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Thomas Roka-Aardal
Thomas Roka-Aardal

A story about nostalgia, freedom, and laptops

This blog is a follow-up to part 1 of this two-part blog post, written after a couple of years of use and experience.

After living with the Librem setup mentioned in part 1 for quite some time, I felt that I wanted to learn even more, and I noticed that our security experts were using virtualization a great deal. Not just to run various operating systems on the same machine, but also to isolate certain things from others. For example, having a pentesting virtual machine (VM) with the relevant tools installed to be able to spin up and use without it messing up their development environment. Other reasons for using VMs could be to have more control over the operating system, where a certain VM could be trusted only for some things, and others could be trusted for more — almost like “isolation layers”. Thinking further ahead, those isolated components could be even more fine-grained, such as for a single application or for hardware devices, networking, etc.

And once I started researching that, I found the Qubes OS project ( Based on research from 2010, the project defines a new computing platform based on bare-metal virtualization (Xen) and modern technologies such as VT-d and Trusted Execution Technology to create a complete compartmentalized operating system. (Note: To run Qubes you need supported hardware — check out this link to run it yourself)

If your browser is compromised today because of a certain exploited bug, the operating system is usually not able to protect the rest of your system. Also, if something lower in the stack (like your network driver) gets compromised, something running on top of it cannot be easily defended.

The Qubes research project decided that modern operating systems are so complex and intertwined that they simply cannot be made secure. The project took “VM isolation” to another level and paved the way for choosing how to separate various computing, storage, device, and networking components.

Illustration depicting Qubes OS Architecture from early research_computer OS securityThe Qubes OS architecture from their early research


Using the isolation approach, a user can define certain VMs which are given different levels of trust, and the Qubes OS makes sure the VM interaction is prohibited or strictly controlled. In the above diagram from the 2010 research paper, the VMs are given colors to represent risk, so the “red” VM is used for insecure things like surfing the internet on various sites. The “yellow” VM could be your business apps, e-mail, etc. And the “green” could be your banking VM with a secure SSH key, perhaps. So far, so good. But what does this look like in practice, and can it really be productive?

Before answering that, let’s look at how Qubes OS of 2021 has evolved:

Illustration depicting Qubes OS virtual machine landscape in 2021Landscape and trust levels of the Qubes OS virtual machine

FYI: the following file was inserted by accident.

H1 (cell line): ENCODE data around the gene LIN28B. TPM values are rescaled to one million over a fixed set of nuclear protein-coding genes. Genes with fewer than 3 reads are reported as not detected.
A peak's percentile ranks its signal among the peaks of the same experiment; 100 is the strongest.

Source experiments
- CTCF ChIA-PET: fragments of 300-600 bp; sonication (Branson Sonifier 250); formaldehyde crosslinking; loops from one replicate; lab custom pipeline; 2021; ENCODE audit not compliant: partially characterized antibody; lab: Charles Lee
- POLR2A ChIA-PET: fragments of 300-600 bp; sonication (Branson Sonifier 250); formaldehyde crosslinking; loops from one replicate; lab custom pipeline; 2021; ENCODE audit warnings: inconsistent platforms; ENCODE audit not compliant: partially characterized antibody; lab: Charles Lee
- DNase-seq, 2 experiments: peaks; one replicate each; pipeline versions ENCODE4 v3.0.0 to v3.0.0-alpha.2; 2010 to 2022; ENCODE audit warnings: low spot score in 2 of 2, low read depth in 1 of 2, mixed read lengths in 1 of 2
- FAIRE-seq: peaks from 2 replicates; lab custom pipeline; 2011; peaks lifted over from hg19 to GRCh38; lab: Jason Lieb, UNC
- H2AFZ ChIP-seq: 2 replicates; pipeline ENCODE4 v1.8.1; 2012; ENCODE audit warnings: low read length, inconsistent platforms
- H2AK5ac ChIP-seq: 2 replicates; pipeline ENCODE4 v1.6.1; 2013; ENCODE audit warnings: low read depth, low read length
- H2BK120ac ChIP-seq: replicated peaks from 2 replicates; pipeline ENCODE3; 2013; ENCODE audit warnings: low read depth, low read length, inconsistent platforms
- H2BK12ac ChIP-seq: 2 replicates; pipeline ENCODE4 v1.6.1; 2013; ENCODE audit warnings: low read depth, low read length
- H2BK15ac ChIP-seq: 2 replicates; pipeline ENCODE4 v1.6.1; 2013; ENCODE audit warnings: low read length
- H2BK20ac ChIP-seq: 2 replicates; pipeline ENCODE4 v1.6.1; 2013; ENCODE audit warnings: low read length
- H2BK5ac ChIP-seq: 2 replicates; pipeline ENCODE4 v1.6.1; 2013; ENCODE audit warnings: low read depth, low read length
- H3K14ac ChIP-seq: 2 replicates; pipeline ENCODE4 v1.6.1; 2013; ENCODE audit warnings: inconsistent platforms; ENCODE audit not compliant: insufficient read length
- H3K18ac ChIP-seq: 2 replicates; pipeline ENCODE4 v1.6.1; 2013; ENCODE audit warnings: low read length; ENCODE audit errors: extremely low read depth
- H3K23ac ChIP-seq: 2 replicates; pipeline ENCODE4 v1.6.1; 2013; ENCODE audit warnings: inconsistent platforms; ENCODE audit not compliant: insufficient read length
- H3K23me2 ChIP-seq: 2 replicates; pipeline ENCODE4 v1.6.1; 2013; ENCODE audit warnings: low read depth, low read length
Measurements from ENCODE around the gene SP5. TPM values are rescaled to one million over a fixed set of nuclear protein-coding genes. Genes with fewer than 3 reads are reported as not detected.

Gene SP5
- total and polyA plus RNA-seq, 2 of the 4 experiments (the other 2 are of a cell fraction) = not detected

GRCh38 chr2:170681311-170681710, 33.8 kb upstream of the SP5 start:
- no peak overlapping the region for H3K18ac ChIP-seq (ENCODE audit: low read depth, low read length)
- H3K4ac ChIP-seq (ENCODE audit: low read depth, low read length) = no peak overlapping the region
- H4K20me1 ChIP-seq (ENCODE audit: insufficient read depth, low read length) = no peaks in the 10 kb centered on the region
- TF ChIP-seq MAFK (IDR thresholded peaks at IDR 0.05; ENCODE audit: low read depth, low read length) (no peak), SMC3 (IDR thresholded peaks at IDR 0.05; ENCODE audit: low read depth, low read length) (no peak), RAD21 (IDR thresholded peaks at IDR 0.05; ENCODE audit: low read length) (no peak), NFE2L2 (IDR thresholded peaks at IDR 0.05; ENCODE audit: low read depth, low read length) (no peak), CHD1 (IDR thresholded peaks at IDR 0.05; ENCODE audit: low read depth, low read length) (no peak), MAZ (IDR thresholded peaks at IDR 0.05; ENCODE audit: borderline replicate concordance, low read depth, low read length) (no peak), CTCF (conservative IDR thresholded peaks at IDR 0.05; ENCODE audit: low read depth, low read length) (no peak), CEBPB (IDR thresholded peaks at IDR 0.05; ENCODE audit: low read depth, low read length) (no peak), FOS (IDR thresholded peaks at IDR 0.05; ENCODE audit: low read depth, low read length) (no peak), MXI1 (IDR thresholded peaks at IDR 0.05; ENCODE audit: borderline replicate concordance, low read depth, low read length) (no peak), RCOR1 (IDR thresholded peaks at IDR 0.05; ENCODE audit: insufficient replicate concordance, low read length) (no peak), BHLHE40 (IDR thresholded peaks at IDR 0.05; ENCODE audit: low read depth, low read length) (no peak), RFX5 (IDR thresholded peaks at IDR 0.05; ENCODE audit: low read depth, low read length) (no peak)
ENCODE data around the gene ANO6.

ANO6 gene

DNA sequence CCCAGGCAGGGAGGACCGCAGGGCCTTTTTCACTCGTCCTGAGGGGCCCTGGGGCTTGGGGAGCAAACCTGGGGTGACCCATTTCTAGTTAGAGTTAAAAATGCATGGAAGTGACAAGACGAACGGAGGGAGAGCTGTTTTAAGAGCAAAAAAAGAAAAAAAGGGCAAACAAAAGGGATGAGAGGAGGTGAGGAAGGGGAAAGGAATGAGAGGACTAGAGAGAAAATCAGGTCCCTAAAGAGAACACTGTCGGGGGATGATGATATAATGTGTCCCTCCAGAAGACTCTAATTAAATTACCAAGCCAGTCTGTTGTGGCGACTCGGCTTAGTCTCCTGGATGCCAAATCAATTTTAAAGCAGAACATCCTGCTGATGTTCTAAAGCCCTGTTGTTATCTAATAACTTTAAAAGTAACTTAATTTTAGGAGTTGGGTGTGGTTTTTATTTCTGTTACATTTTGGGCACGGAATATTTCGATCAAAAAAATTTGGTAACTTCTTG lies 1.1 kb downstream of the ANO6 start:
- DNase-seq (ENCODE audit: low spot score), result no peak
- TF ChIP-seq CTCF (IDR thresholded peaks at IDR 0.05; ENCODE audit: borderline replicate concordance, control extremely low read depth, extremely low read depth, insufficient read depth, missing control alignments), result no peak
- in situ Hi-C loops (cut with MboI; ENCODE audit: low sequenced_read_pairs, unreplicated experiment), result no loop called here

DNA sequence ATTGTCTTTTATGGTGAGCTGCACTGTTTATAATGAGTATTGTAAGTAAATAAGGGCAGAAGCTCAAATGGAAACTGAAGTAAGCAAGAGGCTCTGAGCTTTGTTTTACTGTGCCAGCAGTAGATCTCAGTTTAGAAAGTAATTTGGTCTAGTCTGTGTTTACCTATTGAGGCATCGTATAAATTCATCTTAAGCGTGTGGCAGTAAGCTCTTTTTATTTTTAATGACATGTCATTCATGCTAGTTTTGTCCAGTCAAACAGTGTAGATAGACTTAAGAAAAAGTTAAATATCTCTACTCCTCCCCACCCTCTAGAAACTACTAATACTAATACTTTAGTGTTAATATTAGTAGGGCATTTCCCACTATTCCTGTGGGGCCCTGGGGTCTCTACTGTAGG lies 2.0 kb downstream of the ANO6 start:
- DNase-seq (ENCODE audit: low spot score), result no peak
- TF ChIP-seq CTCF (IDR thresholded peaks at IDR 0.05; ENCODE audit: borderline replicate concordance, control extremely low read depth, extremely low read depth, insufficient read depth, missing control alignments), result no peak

The operating system has an administrative VM (called “dom0”), a bare-bones OS running the Xen hypervisor and having access to the lower-level hardware. It is very limited because any vulnerability there might spread easily to the other VMs due to its somewhat elevated access and control.

Then there is the GuiVM, which controls the display and graphics hardware. Above it are VMs one can create for any purpose — there is a concept of a “template VM”, almost like a VM golden image, which you can use as a template for “AppVMs”, which are the VMs you run and use. The template VMs can be spun up, but that is only so they can be configured as you want, so your App VMs have what they need. Anything in the Template VM is available to all App VMs using that template.

Then there are certain VMs which the Qubes OS system has prepared for special purposes. You can choose from these VMs to use if you want — and these are very interesting: the “sys-net” VM (for networking), “sys-firewall” VM (for firewall rules), “sys-usb” VM (for USB device access), and the “sys-whonix” VM (for anonymous access to the internet). All of these are also VMs that can be modified, upgraded, changed, copied, etc.

When you then create an AppVM, you choose a Template VM (templates can be any operating system you can install, like “Windows 7”), select which VM should provide networking, which one should provide upgrades, and more. In this way, you can create endless combinations and complexity (or simplicity) in your VMs and isolation.

The “sys-whonix” VM is a very interesting one. Qubes has mentioned in its research that “fingerprinting” is a serious privacy issue that is very difficult to avoid. Mechanisms out there try to look at every single little breadcrumb we leave behind, piece a lot of those together, and find out who we are (or as close to that as is practical) even though we have taken many precautions. This VM uses the Tor browser and network to route internet traffic and is used by special Qubes VMs for upgrades. That means when you do your “apt upgrade” or your Microsoft update, it can route you through anonymous channels to avoid as much fingerprinting as possible, which you would normally leave behind in your default VM.